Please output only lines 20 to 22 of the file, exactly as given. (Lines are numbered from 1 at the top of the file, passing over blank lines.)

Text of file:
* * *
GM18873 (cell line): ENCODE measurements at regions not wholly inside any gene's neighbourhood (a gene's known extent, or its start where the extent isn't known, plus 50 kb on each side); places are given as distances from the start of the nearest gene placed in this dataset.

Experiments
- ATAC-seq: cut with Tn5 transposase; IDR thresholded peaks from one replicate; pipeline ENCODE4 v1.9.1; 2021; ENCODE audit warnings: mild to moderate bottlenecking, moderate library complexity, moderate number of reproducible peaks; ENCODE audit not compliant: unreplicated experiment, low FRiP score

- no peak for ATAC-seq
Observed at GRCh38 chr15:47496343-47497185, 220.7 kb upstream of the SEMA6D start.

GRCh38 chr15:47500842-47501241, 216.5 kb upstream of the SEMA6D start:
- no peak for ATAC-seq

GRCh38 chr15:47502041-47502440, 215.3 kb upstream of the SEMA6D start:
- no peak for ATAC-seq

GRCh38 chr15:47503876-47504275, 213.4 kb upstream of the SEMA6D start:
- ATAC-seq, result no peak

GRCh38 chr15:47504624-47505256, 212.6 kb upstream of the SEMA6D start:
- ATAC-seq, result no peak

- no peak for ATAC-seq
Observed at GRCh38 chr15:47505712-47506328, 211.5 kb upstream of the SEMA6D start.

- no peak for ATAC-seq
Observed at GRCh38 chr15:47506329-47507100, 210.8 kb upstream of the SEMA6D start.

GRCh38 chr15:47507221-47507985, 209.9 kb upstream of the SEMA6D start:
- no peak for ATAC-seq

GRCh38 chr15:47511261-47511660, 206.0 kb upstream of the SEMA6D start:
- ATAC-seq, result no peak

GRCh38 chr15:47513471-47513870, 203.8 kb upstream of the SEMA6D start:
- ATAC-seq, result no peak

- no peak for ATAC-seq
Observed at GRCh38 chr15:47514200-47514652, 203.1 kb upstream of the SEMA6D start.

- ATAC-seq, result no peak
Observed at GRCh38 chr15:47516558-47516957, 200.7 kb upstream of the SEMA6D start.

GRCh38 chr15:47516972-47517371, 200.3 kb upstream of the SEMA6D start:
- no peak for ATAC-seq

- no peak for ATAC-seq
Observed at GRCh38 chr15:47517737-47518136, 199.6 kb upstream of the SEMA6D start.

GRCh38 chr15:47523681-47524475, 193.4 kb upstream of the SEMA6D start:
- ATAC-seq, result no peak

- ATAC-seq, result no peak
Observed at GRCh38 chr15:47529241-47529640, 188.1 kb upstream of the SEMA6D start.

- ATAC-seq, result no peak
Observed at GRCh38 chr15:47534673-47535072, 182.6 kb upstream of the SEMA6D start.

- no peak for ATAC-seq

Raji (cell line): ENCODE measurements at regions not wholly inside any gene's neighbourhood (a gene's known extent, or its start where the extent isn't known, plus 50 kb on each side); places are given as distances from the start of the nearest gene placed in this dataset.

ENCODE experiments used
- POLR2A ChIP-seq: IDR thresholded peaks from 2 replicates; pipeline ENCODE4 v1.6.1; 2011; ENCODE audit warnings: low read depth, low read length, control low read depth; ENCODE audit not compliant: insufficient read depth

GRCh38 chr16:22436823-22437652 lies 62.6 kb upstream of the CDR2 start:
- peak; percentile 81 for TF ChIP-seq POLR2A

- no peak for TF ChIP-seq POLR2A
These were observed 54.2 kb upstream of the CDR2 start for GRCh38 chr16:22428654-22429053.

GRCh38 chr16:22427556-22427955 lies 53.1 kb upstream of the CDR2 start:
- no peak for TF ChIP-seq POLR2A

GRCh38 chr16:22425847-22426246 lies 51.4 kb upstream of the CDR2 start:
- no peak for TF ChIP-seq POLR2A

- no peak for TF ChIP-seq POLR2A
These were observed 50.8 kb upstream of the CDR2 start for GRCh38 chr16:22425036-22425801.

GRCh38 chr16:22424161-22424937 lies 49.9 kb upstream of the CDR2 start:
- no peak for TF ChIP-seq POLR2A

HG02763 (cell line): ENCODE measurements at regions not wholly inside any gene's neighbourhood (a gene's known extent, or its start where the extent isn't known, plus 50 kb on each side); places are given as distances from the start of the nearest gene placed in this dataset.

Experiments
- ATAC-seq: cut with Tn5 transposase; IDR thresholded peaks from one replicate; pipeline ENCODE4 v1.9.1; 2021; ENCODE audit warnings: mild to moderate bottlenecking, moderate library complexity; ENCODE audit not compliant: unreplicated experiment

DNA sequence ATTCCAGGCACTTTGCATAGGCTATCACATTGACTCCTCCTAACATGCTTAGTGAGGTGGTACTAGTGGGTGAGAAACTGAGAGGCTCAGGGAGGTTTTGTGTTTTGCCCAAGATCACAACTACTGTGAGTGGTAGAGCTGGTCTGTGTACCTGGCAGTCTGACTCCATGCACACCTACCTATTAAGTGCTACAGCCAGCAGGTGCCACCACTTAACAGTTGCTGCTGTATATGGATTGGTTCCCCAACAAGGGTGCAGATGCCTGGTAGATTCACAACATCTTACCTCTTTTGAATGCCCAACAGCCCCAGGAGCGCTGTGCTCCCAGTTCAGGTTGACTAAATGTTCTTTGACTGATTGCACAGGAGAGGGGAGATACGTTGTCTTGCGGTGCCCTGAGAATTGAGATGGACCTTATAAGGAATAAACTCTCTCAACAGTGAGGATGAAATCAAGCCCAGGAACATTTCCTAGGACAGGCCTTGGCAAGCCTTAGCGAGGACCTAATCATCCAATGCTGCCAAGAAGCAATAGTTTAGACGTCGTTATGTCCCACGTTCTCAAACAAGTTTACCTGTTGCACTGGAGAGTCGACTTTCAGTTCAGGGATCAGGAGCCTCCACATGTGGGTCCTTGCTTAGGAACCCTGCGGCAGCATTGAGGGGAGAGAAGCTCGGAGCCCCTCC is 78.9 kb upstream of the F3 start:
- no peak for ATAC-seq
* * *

GRCh38 chr15:47511261-47511660, 206.0 kb upstream of the SEMA6D start:
- ATAC-seq, result no peak

GRCh38 chr15:47513471-47513870, 203.8 kb upstream of the SEMA6D start: